Cincinnati wasn’t finished putting her mark on the Texas Revolution, though. By this time, David Gouverner Burnet was the ad-interim President of the Republic of Texas. Since the delegates at the Convention of 1836 did not wish to choose someone associated with the actual delegation, Burnet was elected by a seven-vote majority. His term was not popular with the public. Soon after being sworn-in as President, he ordered the Texas capital, Washington-on-the-Brazos, evacuated and moved to Harrisburg. While Burnet was leading the retreat of the Texas government, Sam Houston was leading the retreat of the Texas Army. Both questioned the motives of the other, leading to acrimony between the two.

Another unpopular move was Burnet’s declaration of “martial law,” forcing all able-bodied men to serve in the Texas Army. The final straw was his handling of Mexican dictator, General Santa Anna. Blood lust ran high among Texans following massacres at places such as the Alamo and Goliad. Many wanted Santa Anna executed on the spot. Burnet would not allow it. Instead, he promised the dictator safe passage back to Mexico in return for signing the Treaty of Velasco, which declared Texas independent and its southern boundary the Rio Grande River. To save his own skin, Santa Anna immediately agreed. It would be 1837 before he was returned to Mexico. The Mexican government later repudiated the agreement.

Jacob Burnet

Former Cincinnati newspaper editor, James Allen, and his 75 Buckeye Rangers arrived in Texas on June 29, 1836. This volunteer unit was raised in and around Cincinnati. Fundraisers were held to pay for supplies. The Cincinnati militia district lent the military equipment. Allen was a personal friend of the owner of The Cincinnati Republican newspaper, Richard Disney. Disney had perished at the Goliad Massacre. These “emigrants” hoped to join the fray and be rewarded with Texas land. Too late for the decisive Battle of Jacinto, the Rangers hoped to see action elsewhere. Instead, they came to the aid of a former Cincinnatian.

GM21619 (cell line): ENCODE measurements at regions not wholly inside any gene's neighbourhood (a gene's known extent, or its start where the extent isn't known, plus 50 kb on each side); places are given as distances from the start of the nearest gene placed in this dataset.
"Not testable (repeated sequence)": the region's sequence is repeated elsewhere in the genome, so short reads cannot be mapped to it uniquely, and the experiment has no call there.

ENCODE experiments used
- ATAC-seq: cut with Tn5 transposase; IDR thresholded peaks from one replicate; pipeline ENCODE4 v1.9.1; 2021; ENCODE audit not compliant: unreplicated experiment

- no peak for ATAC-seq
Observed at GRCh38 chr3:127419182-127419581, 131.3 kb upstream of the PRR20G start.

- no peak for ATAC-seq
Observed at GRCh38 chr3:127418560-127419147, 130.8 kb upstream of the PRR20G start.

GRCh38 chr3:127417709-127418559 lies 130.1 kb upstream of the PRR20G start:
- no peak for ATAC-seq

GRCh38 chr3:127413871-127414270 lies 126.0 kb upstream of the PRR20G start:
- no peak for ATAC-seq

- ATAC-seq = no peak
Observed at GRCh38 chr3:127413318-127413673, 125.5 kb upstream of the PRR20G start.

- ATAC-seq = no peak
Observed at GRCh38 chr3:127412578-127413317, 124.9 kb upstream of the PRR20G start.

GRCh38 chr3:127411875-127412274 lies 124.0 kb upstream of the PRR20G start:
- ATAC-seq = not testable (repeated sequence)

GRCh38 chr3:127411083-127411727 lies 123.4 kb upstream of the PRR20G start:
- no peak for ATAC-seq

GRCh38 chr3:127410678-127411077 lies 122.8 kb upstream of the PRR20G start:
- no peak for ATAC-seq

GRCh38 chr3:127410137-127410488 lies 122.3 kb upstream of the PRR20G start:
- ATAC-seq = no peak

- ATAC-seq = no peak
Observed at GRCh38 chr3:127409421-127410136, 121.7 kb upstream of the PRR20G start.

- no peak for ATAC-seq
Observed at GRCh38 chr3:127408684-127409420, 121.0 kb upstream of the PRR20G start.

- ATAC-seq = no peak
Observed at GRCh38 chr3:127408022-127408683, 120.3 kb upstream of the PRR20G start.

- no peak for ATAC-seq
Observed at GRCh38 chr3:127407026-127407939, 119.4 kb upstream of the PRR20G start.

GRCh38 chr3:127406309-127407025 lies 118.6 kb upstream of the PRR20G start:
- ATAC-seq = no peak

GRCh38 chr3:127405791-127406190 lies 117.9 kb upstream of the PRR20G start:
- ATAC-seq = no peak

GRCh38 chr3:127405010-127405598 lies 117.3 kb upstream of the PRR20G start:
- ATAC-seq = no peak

Anger over President David Burnet’s refusal to execute Mexican dictator, Santa Anna, boiled over into armed insurrection. Around 200 men led by Colonel Henry Millard went to Velasco to force Burnet to resign and, most likely, to pursue execution of Santa Anna. Allen and the Buckeye Rangers quickly stepped up and became the president’s personal security detachment until cooler heads prevailed. Except for James Allen, the Buckeye Rangers accepted land grants and settled in Texas.

The contributions of the “Queen City of the West” to the cause of Texas and its struggle for independence cannot be understated. Cincinnati was represented at its founding by David Gouverner Burnet, in battle by the “Twin Sisters,” and finally, Cincinnati helped preserve newfound Texan independence with the efforts of the Buckeye Rangers. Later, when the United States declared war on Mexico in the late 1840s, the city of Cincinnati would again answer the call for aid to Mexico, with both troops and supplies.

It seems there’s a little bit of Cincinnati in the heart of Texas.

Steve Preston is the Education Director and a Curator of History at Heritage Village Museum. He received his MA in Public History from Northern Kentucky University.